I recently came across your site and find it fascinating. I suffer from a number of chronic infections and have received some vitamin c ivs in the past which certainly helped me.
What I really want to try is mixing up a cathcart style vitamin c iv at home. I have read through all the instructions and what is really worrying me is how simple it is. Basically mixing sodium ascorbate with water for injection in roughly equal quantities in a sterile environment and then mixing with saline iv solution. Am I missing something or is it really this easy?
What I am really worried about is the sodium ascorbate I use. Is the right one to use the one you approve on your website (ie Cathcart's Sodium Ascorbate Vitamin C)? I noticed that 1g of that powder contains both sodium ascorbate as well as pure sodium (around 100mg). Is that a problem (ie the pure sodium) or is that just the way it comes in order to buffer it?
Regarding feedback, I have seen the vidoes on your site of Dr cathcart describing how to mix the iv. But what I think would be really valuable is a video of someone actually doing it ie mixing up from scratch as well as administering say a 50g cathcart iv.
Also while I have you on email I would like to ask, assuming I do a 50g cathcart iv daily, how many days in a row can I take one before it's basically too much?
Thanks for the very informative site.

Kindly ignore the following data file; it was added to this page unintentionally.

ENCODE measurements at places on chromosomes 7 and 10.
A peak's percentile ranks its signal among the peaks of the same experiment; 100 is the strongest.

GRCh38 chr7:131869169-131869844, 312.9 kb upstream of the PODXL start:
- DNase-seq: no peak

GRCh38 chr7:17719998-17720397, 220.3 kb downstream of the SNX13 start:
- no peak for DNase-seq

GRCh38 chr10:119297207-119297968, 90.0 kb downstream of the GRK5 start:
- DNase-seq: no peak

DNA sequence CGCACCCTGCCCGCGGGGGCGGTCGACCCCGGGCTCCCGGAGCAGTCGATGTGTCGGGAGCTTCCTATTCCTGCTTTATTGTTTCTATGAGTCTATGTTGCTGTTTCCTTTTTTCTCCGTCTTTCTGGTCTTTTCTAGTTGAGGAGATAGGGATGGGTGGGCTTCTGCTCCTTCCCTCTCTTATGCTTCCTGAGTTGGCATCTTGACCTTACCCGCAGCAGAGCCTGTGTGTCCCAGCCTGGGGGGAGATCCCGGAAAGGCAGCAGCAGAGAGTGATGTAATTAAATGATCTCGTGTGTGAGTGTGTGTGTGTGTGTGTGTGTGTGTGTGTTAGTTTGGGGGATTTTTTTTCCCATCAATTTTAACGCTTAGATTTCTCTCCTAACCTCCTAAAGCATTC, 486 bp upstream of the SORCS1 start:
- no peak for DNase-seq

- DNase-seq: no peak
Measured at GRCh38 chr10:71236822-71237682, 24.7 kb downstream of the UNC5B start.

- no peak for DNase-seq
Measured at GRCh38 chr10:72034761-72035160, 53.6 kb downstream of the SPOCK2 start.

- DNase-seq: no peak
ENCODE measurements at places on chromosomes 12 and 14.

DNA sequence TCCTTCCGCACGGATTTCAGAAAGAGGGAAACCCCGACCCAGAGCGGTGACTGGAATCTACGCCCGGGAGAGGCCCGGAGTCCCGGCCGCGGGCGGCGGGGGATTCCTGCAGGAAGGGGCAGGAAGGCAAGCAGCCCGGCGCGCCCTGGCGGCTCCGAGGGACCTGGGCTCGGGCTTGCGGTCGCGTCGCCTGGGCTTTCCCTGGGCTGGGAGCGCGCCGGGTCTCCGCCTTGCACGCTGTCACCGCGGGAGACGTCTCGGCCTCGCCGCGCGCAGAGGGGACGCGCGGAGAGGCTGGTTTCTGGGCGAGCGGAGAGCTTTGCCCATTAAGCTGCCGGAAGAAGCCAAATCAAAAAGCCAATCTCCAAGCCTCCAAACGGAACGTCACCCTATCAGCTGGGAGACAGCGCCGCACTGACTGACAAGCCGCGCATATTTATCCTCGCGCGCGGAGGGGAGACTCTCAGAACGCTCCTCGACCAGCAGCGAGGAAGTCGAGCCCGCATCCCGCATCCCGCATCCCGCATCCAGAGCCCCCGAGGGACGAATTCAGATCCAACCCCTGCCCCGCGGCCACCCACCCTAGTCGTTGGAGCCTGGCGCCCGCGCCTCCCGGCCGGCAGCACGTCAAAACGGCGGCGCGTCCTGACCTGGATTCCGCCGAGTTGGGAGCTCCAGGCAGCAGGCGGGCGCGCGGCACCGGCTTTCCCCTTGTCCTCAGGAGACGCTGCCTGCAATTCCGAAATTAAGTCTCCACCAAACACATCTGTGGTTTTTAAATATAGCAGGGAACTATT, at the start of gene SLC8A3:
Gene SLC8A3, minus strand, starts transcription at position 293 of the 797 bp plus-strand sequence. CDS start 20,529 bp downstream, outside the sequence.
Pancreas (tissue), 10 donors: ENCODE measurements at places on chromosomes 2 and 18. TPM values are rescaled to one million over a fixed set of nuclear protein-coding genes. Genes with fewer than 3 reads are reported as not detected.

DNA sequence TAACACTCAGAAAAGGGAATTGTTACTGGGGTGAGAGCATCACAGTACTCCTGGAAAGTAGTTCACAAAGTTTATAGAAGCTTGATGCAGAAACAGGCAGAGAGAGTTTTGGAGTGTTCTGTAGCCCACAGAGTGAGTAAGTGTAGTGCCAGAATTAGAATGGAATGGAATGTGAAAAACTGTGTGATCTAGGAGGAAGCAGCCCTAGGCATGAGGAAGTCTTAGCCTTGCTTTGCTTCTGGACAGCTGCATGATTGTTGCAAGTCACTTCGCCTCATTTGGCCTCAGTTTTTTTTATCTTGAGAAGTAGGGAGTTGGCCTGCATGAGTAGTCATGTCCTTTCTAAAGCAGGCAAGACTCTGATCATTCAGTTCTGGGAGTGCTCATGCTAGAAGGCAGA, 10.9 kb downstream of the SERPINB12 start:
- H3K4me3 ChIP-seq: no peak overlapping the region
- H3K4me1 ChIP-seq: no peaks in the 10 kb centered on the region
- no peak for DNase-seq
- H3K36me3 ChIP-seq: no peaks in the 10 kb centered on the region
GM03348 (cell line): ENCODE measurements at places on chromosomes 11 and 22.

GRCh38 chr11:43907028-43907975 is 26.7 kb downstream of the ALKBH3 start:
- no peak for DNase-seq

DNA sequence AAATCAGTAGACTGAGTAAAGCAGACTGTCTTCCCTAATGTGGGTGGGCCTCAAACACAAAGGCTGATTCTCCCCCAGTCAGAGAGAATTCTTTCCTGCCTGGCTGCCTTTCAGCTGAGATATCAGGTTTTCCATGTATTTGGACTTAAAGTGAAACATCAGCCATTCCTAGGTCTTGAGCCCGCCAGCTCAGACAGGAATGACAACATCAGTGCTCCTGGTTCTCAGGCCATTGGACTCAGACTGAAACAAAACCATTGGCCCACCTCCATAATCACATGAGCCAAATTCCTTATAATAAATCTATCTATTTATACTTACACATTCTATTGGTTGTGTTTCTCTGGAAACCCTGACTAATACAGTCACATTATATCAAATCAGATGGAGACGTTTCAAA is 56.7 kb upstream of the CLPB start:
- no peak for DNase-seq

Robert, the non-expert replying... but I know a bit and forwarded this to Owen, the actual expert, and he'll likely add something if he sees the need.
We are wary about speaking of IV vit c because we are not doctors, etc., ... but I'll bite.
The one difference with the protocol online is we found that one may probably use sterile water to mix with the SA (sodium ascorbate) instead of a saline mix (Ringer's solution) as too much sodium can cause an imbalance and problems... otherwise, it is pretty much that easy and Dr Cathcart thought it should be self sterilizing ... although we recommend having a pro around in some capacity just in case, as you are putting stuff directly into your veins and we don't want to cause any harm!
If someone is seriously compromised, they should start the drip slowly to see the body's reaction, as "herxheimer" reactions are known to occur at times... heck, it's likely a good idea to be cautious and start slowly, anyway.
Otherwise... yep, pretty much as described online... though I would also recommend paying a bit extra for the equipment, and making sure the supplier is reputable as I remember a couple ladies who poisoned themselves using cut rate IV bags from Iraq.. .though they took more pure v-c and were fine in the end.
The sodium from sodium ascorbate is listed separately on the label, but there is no extra/added sodium - only sodium ascorbate powder in our Quali-C sodium ascorbate.
And as Robert pointed out, there is enough sodium in sodium ascorbate to keep the solution suitable for IV - so we recommend sterile water (not saline).
And the microfilter is a good idea, cheap, and can prevent a lot of contaminants from entering the IV. Our doc pushes it through a syringe with the microfiler attached after he mixes, and he mixes from powder for each IV.
Finally, if I had infection, better than IV is our True-Liposomal (China-Free) Vitamin C product. No needles and while we don't completely understand the miraculous effects, it seems to work wonders against most infections. The protocol is something like 6 grams (servings), rest 3 hours, (another 3 grams), rest and another 3 grams - and the infections are usually over.
Purchase - https://inteligentvitaminc.com/cart/index.php?main_page=product_info&cPath=20&products_id=29
Product Page - http://www.vitamincfoundation.org/lipo.php